Thursday’s announcement by Robert Gates, president of Boy Scouts of America, that the group may need to change its policy on gay leaders drew a predictable avalanche of coverage, some of it very good and some of it a mess.
Some background: The Scouts have been fighting this battle for at least two decades. Some of you may remember the Supreme Court’s 2000 ruling in Boy Scouts of America vs. James Dale that allowed the Boy Scouts to exclude gay leaders. That was 15 years ago.
As for the latest news, we’ll start off with today's Los Angeles Times Page 1 story:
Robert M. Gates, the president of the Boy Scouts of America, urged the group on Thursday during its annual meeting in Atlanta to end its ban on gay leaders, saying the prohibition “cannot be sustained.”
“I truly fear that any other alternative will be the end of us as a national movement,” said Gates, former CIA director and secretary of Defense.
He recommended that local Scouting groups be allowed to decide for themselves whether to allow gay leaders.
Advocates of gays in Scouting cheered in celebration.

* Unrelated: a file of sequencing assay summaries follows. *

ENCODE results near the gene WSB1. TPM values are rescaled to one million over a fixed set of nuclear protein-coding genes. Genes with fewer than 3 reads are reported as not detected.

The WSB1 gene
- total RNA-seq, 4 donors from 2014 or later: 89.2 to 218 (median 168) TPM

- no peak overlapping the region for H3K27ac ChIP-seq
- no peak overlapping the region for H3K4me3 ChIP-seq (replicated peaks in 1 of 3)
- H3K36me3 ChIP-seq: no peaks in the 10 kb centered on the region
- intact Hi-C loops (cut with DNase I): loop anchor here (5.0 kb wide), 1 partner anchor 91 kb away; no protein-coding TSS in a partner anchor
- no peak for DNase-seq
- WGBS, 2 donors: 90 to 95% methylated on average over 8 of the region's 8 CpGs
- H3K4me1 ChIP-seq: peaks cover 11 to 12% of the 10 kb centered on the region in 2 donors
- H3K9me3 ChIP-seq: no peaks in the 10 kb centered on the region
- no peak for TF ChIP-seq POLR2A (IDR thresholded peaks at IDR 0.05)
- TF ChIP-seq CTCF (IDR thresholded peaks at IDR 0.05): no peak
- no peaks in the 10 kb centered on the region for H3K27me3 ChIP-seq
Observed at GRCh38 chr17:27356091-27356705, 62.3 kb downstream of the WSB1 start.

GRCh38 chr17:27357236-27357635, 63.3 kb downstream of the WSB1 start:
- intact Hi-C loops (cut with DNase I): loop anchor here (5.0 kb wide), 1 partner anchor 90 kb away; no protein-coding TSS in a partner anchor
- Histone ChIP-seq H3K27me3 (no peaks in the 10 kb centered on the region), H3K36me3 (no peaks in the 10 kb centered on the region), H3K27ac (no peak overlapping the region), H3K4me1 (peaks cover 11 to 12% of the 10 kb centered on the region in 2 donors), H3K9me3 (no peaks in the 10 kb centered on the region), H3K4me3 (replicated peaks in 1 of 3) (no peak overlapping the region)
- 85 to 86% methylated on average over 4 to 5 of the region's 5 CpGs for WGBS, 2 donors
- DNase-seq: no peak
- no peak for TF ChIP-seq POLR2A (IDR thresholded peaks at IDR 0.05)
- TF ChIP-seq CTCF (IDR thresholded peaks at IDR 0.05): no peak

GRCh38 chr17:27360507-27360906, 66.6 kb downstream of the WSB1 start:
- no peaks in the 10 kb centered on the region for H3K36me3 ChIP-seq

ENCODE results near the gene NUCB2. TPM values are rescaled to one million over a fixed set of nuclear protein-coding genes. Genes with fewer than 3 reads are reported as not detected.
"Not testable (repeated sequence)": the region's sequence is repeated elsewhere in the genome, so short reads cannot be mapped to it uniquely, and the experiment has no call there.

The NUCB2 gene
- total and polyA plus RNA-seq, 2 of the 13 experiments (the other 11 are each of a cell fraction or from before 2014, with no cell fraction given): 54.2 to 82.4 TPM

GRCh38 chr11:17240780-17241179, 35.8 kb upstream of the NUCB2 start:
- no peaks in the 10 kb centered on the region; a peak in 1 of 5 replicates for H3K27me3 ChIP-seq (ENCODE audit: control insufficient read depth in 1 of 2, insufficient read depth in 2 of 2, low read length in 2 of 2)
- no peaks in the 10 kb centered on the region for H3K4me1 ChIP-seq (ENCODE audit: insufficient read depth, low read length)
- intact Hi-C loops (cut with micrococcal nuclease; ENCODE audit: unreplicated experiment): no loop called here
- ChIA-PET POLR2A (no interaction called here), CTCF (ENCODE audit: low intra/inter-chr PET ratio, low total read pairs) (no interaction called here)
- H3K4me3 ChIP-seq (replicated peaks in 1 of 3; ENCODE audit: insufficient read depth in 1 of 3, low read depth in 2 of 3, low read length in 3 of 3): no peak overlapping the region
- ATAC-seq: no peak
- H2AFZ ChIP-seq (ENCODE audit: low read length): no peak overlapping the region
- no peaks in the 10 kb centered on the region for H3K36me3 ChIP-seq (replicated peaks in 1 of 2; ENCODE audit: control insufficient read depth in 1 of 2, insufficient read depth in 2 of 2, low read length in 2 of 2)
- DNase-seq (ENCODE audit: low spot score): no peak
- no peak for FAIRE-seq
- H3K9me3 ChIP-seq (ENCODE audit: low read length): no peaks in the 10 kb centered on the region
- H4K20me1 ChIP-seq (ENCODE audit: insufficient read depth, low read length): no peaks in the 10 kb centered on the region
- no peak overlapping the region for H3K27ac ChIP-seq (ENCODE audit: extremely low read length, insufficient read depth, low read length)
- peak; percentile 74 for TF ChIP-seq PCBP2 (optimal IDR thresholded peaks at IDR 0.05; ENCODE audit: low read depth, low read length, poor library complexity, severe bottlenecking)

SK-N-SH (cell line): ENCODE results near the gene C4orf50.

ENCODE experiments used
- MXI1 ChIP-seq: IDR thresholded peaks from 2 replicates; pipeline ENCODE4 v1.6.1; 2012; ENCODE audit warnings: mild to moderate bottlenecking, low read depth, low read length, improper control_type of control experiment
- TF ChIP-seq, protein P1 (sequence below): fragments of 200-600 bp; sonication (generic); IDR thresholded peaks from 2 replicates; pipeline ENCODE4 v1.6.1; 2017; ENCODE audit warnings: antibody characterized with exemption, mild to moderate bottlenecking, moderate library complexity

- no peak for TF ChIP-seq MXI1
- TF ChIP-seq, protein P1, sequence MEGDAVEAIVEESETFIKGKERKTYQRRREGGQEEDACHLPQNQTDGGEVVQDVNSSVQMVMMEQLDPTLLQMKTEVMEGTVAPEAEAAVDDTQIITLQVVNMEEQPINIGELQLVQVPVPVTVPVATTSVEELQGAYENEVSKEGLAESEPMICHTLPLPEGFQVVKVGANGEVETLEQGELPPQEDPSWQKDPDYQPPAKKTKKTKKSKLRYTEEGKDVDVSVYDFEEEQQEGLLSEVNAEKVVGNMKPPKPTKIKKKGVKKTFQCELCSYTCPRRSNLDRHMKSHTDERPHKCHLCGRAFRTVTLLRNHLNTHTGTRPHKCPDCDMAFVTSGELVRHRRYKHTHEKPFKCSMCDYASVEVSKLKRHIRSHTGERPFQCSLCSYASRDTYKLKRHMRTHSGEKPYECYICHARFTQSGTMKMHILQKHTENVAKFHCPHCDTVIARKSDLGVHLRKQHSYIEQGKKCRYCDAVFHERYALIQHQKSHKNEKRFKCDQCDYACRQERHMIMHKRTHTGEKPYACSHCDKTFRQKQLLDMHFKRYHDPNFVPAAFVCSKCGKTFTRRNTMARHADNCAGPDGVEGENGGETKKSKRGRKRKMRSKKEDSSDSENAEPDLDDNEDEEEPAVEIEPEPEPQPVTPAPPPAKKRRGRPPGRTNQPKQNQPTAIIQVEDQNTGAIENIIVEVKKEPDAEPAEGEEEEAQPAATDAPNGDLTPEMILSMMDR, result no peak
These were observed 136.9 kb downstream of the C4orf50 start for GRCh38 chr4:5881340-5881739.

“He's made it clear that if the Boy Scouts don't make the change on their terms, the courts will change it on their terms,” said Zach Wahls, an Eagle Scout and executive director of the advocacy group Scouts for Equality.
“Now we need to make sure not only does that ban come to an end, but that it's enforced across the country,” Wahls said, adding, “There needs to be full inclusion for gay adults.”
Others had a more mixed reaction.
“It's one of those things I was hoping I wouldn't have to think about for years to come,” said David Barton, an Orange County Cubmaster, assistant Scoutmaster, Eagle Scout and the father of two boys in Scouting.
The reporter did a very thorough job of calling around to every religious group possible: Southern Baptists, Mormons, a Texas-based values group, Catholics, as well as a gay Scoutmaster who was forced to leave his troop. It was a lengthy, comprehensive piece.